Let’s face it – being the President of the United States sucks. No matter what you do, millions and millions of people will hate you. You can’t so much as step out your front door without an armed security detail as your shadow. Every day is a titanic battle pitting you against the gargantuan narcissistic egotists in Congress, the media, and the Supreme Court. You have to constantly suck up to donors or consign yourself to lame-o one-term status alongside the Franklin Pierces and Herbert Hoovers of the world.
On the other hand, you get to live in a cool house. And this being Texas, there is a replica of the 1600 Pennsylvania Avenue domicile that you can live in free of the responsibilities of high office. If you’ve got $5,995,000—$5,000 less than it cost to build a bionic man—you can reign in imperial splendor just southeast of Houston on the shores of Galveston Bay.
The home was built in 1927 by Humble Oil co-founder and future one-term Governor Ross Sterling. According to legend, an exasperated Sterling, tired of trying to explain his vision to architect Alfred C. Finn, whipped out a $20 bill, showed Finn the backside and said, “Just build me that!” Sadly, the story isn’t true, as the White House did not adorn $20 bills didn’t until after Sterling’s replica was built.
Sterling died in 1949 and stipulated in his will that his “Texas White House” be used as a home for wayward boys. The next twelve years were hard ones for the mansion. The double-size upstairs bedrooms were partitioned dorm-style and bunk beds were nailed to the newly painted hardwood walls. According to a 1987 Texas Monthly article, wastebasket fires were such a common occurrence upstairs the management had to install a fire hose.
In 1961, Houston banker Paul Barkley bought the ravaged home at the bargain-basement price of $92,000 and partially restored it to its Jazz Age glory, just in time for the dawning of the Space Age. Barkley and his wife loved to throw parties, especially for the astronauts based at nearby Mission Control: space cowboys John Glenn, Wally Schirra, and Alan Shepherd have all gotten their drink on in the house.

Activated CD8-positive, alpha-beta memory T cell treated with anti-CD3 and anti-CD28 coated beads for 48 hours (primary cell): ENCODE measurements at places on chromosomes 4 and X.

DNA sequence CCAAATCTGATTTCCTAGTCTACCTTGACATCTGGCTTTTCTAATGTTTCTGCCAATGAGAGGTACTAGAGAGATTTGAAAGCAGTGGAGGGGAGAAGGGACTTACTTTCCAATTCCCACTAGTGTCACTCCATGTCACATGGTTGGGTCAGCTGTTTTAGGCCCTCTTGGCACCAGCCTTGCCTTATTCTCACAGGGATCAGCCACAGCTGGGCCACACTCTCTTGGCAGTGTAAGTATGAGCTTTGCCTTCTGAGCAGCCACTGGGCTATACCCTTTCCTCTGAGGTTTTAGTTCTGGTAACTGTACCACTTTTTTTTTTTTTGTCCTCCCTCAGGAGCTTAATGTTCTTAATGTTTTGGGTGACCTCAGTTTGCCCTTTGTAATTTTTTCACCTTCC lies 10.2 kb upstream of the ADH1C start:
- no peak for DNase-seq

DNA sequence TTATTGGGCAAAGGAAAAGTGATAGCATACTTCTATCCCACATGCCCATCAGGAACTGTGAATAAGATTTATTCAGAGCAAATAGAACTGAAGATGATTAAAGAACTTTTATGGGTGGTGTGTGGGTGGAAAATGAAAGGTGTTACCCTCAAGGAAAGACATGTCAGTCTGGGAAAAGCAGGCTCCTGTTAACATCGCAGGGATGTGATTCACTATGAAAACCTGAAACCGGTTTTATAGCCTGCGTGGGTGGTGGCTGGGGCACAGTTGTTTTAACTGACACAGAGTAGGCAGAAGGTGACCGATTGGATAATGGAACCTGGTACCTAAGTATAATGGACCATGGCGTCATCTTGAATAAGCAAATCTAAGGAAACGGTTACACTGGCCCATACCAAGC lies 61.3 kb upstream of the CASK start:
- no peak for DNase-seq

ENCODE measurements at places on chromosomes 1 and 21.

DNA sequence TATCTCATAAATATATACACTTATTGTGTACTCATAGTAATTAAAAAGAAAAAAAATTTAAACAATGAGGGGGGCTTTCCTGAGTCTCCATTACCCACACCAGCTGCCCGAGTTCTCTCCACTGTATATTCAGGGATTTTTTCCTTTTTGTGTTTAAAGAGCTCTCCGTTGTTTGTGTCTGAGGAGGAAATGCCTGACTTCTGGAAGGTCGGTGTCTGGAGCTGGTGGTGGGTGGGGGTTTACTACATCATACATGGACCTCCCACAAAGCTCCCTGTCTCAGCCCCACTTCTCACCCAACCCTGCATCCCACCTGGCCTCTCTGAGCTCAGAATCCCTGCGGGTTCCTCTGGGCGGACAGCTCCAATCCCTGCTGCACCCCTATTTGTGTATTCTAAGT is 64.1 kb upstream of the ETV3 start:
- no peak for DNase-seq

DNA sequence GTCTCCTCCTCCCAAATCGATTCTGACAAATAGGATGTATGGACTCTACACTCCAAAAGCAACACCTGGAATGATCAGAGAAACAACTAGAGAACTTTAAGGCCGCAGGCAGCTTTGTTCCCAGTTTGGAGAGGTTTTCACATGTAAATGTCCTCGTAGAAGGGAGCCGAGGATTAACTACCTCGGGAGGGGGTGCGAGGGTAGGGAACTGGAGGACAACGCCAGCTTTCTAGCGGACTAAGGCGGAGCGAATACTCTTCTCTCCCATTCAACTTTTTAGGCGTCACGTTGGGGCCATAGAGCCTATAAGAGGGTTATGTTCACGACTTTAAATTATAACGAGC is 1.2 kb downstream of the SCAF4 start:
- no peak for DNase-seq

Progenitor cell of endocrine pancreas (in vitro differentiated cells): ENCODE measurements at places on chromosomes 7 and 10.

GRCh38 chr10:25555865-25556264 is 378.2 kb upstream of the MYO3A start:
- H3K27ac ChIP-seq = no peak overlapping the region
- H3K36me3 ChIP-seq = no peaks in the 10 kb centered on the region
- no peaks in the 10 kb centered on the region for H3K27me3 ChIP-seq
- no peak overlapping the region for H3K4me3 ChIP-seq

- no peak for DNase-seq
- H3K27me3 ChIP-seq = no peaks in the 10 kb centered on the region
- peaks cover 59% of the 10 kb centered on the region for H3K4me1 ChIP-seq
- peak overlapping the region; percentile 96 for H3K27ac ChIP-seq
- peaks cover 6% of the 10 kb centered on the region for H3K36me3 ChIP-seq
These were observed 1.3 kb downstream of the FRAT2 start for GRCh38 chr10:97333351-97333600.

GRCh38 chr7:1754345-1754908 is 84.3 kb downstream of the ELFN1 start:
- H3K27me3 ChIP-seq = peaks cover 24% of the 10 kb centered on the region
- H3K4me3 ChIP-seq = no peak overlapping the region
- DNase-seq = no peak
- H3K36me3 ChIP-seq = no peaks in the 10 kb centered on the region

Tired of the upkeep, the Barkleys put the house on the market in 1972, and there it remained, baking in the Gulf Coast sun, for eight long years. People started calling it a white elephant, but then a mysterious French aristocrat bought the place in 1980. Although le comte never moved in, the construction magnate who bought the place a couple of years later did. The home has changed hands twice since then, and thanks in part to a 2014 remodel by the current owners, its appraised value doubled from $1.9 million to a shade under $4 million.
On to the tour…
The 21,000-square foot limestone-faced neo-Georgian country house arrogantly shows its backside to Bayridge Road, a breezy byway where the pre-AC Bayou City elite retreated in the summer. Note the rooftop cabana and balustraded terrace.
To get the full White House effect, you have to approach by sea. The staircases and lowest level are made of granite blocks, and the walls of the upper stories are made of foot-thick limestone. The foundation is reportedly strong enough to support a ten-story building. Given all that, the Texas White House laughs at hurricane winds; it has withstood the worst Carla, Alicia, and Ike could throw at it. (Not pictured: the property’s newly installed private beach.)
Be the lord or lady of all you survey from this tiled portico that’s 22 feet above the ground. Sip coffee and watch the rosy-fingered dawn bathe the steady stream of supertankers and container ships silently sliding past your front door toward the Barbour’s Cut freight terminal a half-mile to the north. Exhaling fire and fumes across the bay to the east, there is Sterling’s fearsome former domain: Baytown’s Exxon petrochemical complex, the largest such facility in the nation. You needn’t fret about toxic fumes; prevailing south and southeasterly winds almost always see to it that those poisonous miasmas are carried away to places like Galena Park, Channelview, and Jacinto City.
Well, I swan! Will you just fix your eyes upon that Scarlett O’Hara-worthy double curving staircase! Beneath each staircase is a powder room, one for the ladies and the other for gentlemen. The Texas White House has fifteen bathrooms in all, a factoid that played a small role in Gov. Sterling’s defeat at the polls in 1932. Operatives for his opponent, Ma Ferguson, doubled that number to thirty in order to paint Sterling as an effete plutocrat, an effective tactic in the depths of the Depression.
One simply does not enter the grand salon except by way of a double-staircase.
Smell that? It’s rich mahogany. Fill those floor-to-ceiling bookcases with leather-bound volumes, and yep, you too will be kind of a big deal.